Friday January 13, 2006 - 20:20:15 GMT
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FX Briefing 13 January 2006FX Briefing 13 January 2006
• Dollar’s weak spell comes to an end
• ECB President Trichet confirms markets’ interest rate rise expectations
• Beige Book expected to give favourable view of US economy
ECB still on course to raise interest rates
After the strong movements of the first week in January, the forex market has stabilised slightly this week. After the release of the US employment situation report last Friday, USD-JPY slipped from 116 to 114.50, but then moved sideways. The other Asian currencies and commodity currencies followed a similar pattern. On the other hand, the rates of most European currencies began to crumble a little: after the ECB press conference, EUR-USD weakened temporarily to almost 1.20, and is close to 1.2050 at the end of the week.
Trichet: recovery strengthening, interest rate rise expectations correct
The markets were disappointed with the results of the ECB Council meeting: in view of the favourable European economic indicators, markets had not been reckoning with an immediate interest rate increase, but had expected the ECB to take a slightly more hawkish stance. Some ECB representatives had signalled in the last few weeks that a further tightening of monetary policy was imminent. However, there was no mention of this in the ECB’s press release. Mr Trichet commented repeatedly that the ECB would base its decisions on the incoming data.
The latest statement is similar to December’s in many respects. It also points out growth risks: in this connection the central bank mentions the negative impact of high oil prices and concerns about global imbalances and weak consumer confidence in the euro area. However, this cannot really be seen as an indication of a softer line in monetary policy: firstly, the ECB had pointed out these risks in its December statement as well, but had nevertheless increased the refi rate. It is hardly conceivable that the central bank will suddenly ignore these aspects completely. Secondly, the ECB sees some improvement in consumer confidence. This is at least a first small step towards a robust economic upswing. Thirdly, it remains aware of the inflation risks too. Fourthly, it still considers the interest rate level to be historically low and its monetary policy stance to be accommodative. Thus the future development of interest rates is clear, provided that the growth risks do not materialise.
Mr Trichet said that the growth rate is getting close to potential. He moreover stated that recent data indicates further expansion in the first months of this year. Thus the current development is basically in line with the ECB staff projections. If the euro economy remains on track, another interest rate hike is due in March, and more will probably follow. At least this is what can be deduced from Mr Trichet’s remark that the markets have understood the central bank’s intentions quite well. He stated that the ECB’s message at the last press conference “has been well-received and interpreted,” and this also includes what the markets expect in the way of future interest rate decisions. Mr Trichet also made it clear that his statement that the ECB “will continue to monitor very closely all developments with respect to risks to price stability” should be taken as a comment on interest-rate policy.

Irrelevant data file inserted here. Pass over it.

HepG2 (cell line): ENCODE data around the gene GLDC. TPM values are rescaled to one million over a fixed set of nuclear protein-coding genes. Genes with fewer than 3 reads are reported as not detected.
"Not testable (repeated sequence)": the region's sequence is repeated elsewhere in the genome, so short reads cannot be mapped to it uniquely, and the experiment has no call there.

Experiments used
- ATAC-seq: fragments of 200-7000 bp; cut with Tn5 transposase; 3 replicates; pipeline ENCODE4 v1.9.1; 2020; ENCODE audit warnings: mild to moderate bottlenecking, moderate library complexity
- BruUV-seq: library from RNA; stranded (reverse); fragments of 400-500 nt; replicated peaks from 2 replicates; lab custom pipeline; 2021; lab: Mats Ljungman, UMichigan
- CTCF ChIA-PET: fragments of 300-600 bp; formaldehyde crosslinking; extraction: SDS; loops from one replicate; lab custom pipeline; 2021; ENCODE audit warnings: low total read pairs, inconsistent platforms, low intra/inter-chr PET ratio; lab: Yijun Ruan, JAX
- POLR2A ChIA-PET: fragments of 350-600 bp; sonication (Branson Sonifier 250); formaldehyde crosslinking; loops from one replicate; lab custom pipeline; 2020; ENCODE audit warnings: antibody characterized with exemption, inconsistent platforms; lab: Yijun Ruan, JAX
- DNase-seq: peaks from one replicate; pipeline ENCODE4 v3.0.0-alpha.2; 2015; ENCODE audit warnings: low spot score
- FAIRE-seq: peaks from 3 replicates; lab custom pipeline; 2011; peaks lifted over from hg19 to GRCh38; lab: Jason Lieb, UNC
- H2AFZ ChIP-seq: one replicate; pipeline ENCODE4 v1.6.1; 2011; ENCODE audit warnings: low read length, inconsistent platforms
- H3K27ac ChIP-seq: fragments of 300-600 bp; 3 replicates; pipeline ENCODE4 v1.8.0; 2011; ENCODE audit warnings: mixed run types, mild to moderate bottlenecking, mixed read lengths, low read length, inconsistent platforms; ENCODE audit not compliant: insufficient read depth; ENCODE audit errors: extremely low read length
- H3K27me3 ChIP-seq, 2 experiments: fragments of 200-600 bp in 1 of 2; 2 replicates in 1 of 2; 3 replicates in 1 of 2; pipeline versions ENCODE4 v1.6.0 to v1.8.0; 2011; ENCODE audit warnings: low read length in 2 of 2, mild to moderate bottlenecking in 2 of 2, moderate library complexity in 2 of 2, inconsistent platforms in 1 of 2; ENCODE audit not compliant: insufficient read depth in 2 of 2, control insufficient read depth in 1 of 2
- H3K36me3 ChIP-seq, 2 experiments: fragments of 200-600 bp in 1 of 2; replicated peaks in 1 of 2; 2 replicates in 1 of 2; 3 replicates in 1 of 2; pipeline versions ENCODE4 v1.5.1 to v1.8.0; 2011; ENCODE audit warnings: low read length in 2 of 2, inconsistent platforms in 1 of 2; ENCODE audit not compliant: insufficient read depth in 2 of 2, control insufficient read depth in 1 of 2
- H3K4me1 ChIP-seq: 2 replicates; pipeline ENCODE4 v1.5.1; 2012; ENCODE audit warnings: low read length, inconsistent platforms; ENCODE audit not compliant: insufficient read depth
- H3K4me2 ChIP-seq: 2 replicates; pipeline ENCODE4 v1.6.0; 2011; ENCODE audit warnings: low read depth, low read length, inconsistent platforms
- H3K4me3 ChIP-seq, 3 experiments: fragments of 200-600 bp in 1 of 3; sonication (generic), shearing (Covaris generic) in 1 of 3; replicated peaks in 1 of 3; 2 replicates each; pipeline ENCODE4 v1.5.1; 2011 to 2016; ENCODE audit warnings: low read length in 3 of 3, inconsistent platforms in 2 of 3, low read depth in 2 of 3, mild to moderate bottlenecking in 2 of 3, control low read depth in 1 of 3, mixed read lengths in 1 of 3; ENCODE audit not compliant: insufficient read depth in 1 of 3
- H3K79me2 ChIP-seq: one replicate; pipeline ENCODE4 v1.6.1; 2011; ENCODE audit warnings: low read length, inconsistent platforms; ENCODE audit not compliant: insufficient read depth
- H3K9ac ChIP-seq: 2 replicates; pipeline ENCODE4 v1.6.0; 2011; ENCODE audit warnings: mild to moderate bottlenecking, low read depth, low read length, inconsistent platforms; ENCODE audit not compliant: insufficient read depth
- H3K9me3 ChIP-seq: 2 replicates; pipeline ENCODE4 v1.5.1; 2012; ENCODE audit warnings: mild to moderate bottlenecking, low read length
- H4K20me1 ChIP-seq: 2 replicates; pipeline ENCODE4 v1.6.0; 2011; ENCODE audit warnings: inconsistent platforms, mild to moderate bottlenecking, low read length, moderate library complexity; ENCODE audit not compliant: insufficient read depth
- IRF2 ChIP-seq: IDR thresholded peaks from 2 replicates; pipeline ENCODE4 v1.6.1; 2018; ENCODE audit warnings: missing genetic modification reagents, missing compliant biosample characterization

USA: economic data remains favourable
Although the coming week will start relatively quietly in the US due to Martin Luther King Day, the next few days will probably be dominated by news from the US. Industrial production is likely to have risen again substantially in December by 0.5% mom; capacity utilization could thus have reached a five-year high. However, it should be noted that in view of the cold weather, utilities have probably increased their output. Furthermore the NY Fed Empire State Manufacturing index and the Philly Fed index will give a first indication of the manufacturing industry’s development in January. Whereas the index for New York will probably have fallen compared to the high December figure, we are expecting a significant improvement in the Philadelphia Fed’s district. On the whole, the outlook is quite favourable, particularly because inventories will soon need to be stocked up.
December consumer prices are unlikely to change the inflation picture much. But signs of diminishing price pressure like in the previous months are not to be expected either. Quite the contrary: the CPI core rate will probably rise slightly from 2.1% to 2.2% year-on-year. Although this does not signify an immediate inflation problem, it is the highest figure in six months.
However, the Beige Book will be the centre of attention. It is due on Wednesday evening and will serve as the basis for the Fed meeting on 31 January. We expect it to present a favourable view both of the manufacturing sector and – given the very good result for the non manufacturing ISM index – of most services industries. Retailers apparently did quite well in December. The further improvement in consumer confidence over the past weeks speaks for a continuation of this trend, despite the slight increase in gasoline prices. All in all, we therefore think the upcoming data will support the dollar, especially in the run-up to the Fed meeting.
Stephan Rieke +49 69 718-4114
+49 69 718-3642
Foreign Exchange Trading
+49 69 718-2695
Matthias Grabbe / Klaus Näfken
+49 69 718-2688
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